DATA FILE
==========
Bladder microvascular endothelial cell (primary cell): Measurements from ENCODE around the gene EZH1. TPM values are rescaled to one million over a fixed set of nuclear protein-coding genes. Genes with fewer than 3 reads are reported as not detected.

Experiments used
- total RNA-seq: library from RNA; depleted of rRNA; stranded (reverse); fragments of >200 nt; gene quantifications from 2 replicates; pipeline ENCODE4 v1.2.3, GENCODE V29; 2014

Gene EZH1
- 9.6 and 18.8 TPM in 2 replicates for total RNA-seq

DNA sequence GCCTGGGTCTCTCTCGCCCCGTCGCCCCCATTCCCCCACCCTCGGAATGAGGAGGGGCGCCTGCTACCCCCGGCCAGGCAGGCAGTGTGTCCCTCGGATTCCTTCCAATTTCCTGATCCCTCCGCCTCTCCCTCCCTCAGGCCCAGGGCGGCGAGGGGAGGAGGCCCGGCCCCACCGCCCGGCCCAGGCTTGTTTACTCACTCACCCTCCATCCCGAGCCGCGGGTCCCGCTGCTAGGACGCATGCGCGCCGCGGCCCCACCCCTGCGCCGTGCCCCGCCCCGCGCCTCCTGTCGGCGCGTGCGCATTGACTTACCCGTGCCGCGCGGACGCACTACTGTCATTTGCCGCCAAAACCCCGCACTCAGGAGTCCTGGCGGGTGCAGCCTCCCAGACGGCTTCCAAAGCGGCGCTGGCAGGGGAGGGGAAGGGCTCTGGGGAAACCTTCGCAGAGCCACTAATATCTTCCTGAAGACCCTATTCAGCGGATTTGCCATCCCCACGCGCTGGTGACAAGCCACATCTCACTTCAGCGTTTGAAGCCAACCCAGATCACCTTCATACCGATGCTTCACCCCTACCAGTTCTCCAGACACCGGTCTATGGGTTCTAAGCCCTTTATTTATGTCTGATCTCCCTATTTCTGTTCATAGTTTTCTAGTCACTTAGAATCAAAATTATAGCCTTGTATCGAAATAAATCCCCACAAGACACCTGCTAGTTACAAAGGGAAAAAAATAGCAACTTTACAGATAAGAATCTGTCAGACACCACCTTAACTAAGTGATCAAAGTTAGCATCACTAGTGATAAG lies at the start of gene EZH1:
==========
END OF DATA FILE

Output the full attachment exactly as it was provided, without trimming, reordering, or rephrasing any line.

Bladder microvascular endothelial cell (primary cell): Measurements from ENCODE around the gene EZH1. TPM values are rescaled to one million over a fixed set of nuclear protein-coding genes. Genes with fewer than 3 reads are reported as not detected.

Experiments used
- total RNA-seq: library from RNA; depleted of rRNA; stranded (reverse); fragments of >200 nt; gene quantifications from 2 replicates; pipeline ENCODE4 v1.2.3, GENCODE V29; 2014

Gene EZH1
- 9.6 and 18.8 TPM in 2 replicates for total RNA-seq

DNA sequence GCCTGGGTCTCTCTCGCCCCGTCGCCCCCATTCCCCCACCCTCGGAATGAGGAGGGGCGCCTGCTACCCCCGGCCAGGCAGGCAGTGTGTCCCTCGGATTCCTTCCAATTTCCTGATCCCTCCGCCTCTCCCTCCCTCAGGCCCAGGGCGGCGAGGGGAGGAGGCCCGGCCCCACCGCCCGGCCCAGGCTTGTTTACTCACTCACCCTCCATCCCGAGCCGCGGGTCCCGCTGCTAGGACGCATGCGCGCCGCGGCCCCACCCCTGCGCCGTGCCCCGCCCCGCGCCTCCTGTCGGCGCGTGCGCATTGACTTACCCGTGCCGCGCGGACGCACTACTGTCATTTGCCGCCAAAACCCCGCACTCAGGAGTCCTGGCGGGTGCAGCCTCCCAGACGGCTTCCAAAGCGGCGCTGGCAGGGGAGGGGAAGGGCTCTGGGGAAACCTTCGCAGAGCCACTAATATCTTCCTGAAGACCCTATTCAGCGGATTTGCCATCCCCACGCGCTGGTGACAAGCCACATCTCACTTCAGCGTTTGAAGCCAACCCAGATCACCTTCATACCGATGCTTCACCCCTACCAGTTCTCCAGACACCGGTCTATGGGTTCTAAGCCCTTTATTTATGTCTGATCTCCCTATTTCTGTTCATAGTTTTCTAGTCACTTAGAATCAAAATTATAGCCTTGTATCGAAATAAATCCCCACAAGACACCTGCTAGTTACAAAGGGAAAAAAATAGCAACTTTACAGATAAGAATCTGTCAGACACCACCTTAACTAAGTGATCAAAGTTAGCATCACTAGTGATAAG lies at the start of gene EZH1: